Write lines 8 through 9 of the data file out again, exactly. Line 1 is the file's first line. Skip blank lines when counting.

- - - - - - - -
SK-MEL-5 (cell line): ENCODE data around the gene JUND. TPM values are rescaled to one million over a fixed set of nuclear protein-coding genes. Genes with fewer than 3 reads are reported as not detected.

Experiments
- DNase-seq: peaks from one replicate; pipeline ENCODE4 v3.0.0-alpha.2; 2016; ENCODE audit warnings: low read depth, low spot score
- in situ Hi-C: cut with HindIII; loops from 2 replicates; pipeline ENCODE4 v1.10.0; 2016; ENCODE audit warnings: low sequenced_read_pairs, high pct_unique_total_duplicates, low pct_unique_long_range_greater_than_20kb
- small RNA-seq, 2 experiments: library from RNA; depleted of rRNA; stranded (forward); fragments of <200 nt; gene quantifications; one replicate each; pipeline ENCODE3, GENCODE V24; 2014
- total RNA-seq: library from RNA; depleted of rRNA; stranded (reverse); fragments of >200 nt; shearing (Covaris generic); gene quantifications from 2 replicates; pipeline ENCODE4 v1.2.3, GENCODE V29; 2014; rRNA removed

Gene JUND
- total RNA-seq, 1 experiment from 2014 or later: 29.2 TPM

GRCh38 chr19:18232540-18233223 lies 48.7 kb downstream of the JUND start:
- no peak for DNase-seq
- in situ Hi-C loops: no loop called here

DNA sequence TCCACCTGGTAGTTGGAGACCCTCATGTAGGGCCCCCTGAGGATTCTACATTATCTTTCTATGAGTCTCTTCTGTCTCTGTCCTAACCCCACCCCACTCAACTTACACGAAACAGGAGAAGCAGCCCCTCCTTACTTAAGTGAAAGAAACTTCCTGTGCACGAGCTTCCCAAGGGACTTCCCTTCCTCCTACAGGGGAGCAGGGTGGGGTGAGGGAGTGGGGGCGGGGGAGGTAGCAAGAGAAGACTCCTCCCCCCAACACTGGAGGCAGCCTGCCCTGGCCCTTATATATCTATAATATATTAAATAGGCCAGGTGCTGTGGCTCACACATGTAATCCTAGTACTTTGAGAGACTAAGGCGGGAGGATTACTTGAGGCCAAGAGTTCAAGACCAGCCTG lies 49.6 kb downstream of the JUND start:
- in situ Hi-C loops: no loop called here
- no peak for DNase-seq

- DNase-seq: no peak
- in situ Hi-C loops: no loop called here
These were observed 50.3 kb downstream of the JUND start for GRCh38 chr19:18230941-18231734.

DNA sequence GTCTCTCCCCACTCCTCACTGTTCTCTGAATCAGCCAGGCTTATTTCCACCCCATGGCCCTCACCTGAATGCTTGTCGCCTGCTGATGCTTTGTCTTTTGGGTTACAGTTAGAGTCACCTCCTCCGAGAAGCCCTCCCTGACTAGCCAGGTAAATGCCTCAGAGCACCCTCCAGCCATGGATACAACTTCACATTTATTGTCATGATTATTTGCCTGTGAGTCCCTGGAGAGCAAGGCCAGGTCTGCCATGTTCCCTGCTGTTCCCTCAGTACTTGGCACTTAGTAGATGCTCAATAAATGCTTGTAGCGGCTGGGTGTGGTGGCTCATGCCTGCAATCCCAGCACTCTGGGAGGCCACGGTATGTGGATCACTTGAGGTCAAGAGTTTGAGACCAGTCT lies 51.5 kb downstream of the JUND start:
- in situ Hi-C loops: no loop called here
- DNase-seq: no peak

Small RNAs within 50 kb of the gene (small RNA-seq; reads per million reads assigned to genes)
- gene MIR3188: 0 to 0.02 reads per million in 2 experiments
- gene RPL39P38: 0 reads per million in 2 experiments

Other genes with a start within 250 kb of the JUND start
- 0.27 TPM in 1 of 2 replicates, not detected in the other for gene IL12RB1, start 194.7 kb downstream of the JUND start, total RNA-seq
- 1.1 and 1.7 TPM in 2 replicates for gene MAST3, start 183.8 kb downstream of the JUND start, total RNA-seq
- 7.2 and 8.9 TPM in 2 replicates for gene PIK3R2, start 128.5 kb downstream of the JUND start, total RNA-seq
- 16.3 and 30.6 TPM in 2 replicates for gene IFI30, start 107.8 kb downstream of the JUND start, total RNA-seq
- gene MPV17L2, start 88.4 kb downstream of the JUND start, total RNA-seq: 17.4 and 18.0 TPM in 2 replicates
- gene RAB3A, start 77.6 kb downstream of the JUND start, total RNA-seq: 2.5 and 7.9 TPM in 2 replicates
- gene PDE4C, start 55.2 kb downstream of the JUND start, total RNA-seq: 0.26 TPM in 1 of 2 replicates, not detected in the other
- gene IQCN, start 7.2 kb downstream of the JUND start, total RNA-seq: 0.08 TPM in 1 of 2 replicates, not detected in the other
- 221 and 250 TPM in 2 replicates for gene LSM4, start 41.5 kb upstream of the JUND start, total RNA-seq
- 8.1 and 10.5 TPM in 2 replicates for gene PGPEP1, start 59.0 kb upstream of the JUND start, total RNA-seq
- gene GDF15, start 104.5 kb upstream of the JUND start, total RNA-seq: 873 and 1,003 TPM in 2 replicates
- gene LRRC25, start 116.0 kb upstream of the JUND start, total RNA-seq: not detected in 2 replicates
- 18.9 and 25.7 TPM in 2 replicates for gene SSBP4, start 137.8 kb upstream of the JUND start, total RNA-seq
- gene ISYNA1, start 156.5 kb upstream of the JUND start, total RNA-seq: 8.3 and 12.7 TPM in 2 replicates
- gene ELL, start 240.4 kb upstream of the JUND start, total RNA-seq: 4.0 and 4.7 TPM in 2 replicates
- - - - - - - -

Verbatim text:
- total RNA-seq, 1 experiment from 2014 or later: 29.2 TPM

GRCh38 chr19:18232540-18233223 lies 48.7 kb downstream of the JUND start: